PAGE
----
It was time for lunch, but when we headed to the food court and our favorite sandwich place we found it had also been replaced. Ed found a place to sit and relax and told me to “just find something.” It seems that I chose the slowest sandwich-maker of all time. When I finally returned to our table I didn’t even have the energy to complain about his choice of seats next to the children’s play area and beneath a giant TV. The sandwiches were surprisingly good, and then off I toddled to finish the errands. In another shop I found a blouse I liked and got in line at the register. Three of us were waiting to pay as the lone clerk seemed to be involved in a deeply personal phone conversation. That ended and the next customer accepted her offer to apply for instant store credit. It would only “take a minute.” Right. That completed, and now with two more people in line, the personal phone call was resumed. That was it for me. I hung my blouse on the closest rack with the intent to stomp out of the store in a huff. Wrong again. I learned that the post-stroke me is not capable of either a stomp or an effective huff.


Completely exhausted, we left for home, in commuter traffic of course. I told Ed that I didn’t have the energy to care what route he chose. I had a dress that I would wear only when I have an assistant available, and a comfy new orthotic in my not-so-cute shoes. And a blouse I didn’t buy because of my high and mighty principles. Ed fixed dinner, I had a sip of wine and the rest is oblivion. So cheers to an overall successful day and to an extraordinary husband.


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Carol I remember the days of "can someone help me with this zipper" so always shopped with a girlfriend on hand.  You did a good job on the escalator and overall should be very proud of yourself.  I hope the dress is a success at the wedding, it is the hardest occasion to cater for I think. I think you are an extraordinary couple.

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My first trip to Macy's i remember well. I simply asked the saleslady if my husband could come into the fitting room with me.without batting an eyelash she said " SURE".. As i walked into the dressing room i announced loudly that i was bringing a man into the dressing room. All the other women said "okay". No one was bothered. I also had to bring him into a public restroom. Again I announced loudly what was going on. Everyone was very understanding. Thank goodness we were not in North Carolina. LOL where there is a will there is a way. I lahughed at your description of entanglement. Been there many times and every time it is a panic attack.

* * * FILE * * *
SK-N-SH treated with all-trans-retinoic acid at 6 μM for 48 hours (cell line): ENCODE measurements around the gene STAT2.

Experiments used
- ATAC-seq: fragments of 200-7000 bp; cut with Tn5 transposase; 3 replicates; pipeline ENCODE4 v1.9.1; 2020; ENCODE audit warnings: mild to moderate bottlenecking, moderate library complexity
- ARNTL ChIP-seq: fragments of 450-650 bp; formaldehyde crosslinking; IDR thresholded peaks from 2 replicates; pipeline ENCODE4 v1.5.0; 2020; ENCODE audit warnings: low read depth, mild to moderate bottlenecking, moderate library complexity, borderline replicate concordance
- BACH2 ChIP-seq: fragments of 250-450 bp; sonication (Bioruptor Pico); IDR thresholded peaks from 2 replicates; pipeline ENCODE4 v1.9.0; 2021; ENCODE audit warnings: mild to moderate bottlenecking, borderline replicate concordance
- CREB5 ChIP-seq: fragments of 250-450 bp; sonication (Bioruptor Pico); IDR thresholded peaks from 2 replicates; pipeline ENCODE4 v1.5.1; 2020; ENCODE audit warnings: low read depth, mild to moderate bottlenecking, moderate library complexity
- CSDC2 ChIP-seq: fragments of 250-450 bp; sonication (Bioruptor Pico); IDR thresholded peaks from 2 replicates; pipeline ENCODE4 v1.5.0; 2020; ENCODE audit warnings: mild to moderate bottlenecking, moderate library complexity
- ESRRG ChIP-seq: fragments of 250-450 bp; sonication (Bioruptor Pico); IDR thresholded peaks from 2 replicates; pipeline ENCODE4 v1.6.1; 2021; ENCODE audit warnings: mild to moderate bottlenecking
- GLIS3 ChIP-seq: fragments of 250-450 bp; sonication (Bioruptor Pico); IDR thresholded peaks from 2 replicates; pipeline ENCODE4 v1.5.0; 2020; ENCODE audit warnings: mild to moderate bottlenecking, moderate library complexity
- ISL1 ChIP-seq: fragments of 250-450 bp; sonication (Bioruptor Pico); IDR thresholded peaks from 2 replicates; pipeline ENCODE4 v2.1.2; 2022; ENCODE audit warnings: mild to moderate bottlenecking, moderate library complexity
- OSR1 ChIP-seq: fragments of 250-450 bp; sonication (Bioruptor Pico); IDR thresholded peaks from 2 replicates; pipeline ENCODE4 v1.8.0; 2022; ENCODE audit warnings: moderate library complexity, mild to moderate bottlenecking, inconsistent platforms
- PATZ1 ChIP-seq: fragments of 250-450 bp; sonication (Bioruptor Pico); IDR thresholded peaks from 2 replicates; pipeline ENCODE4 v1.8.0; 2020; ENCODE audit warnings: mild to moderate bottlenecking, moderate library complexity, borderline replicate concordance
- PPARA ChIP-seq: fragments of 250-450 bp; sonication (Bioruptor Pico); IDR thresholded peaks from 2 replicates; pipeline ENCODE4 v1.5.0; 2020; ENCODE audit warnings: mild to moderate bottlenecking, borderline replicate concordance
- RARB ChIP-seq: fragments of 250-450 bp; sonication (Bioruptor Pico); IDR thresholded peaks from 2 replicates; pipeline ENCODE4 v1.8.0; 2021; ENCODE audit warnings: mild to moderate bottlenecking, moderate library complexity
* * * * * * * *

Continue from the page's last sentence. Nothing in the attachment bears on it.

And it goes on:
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I would like to just say...I have felt like this when shopping and I haven't had a stroke.  Needless to say, I am not a huge fan of shopping.  Probably why I shop online...Anyway, I applaud you Carol.  It sounds like an above the top excursion for you.  May you have many more...I believe that is what keeps us waking up each day.  Next time I am in Macy's I will think of you.

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Carol, you did great, and so did Ed. My husband hates shopping, so he take me (I don't drive since my stroke), he stay in the car, and off I go.  If I can not get the clothes on, I ask the sale girl at the front of the fitting room,  for help.


  You did a wonderful job with the stairs, I get on and off them, but it is not pretty lol.



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Carol I hope you enjoy your dress and shoes. And kudos for being a brave adventurer in the jungle mall.

Back in the day,all women needed attendants so never feel awkward.

Moving stairs! Congratulations! I'd just as soon climb Everest. So be proud of accomplishments on your journey.